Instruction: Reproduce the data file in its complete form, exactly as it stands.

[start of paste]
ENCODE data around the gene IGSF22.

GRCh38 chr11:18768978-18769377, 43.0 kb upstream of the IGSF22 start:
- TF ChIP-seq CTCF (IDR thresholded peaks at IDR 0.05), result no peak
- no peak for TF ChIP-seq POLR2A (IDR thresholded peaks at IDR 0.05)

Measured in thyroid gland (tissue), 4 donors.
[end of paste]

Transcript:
ENCODE data around the gene IGSF22.

GRCh38 chr11:18768978-18769377, 43.0 kb upstream of the IGSF22 start:
- TF ChIP-seq CTCF (IDR thresholded peaks at IDR 0.05), result no peak
- no peak for TF ChIP-seq POLR2A (IDR thresholded peaks at IDR 0.05)

Measured in thyroid gland (tissue), 4 donors.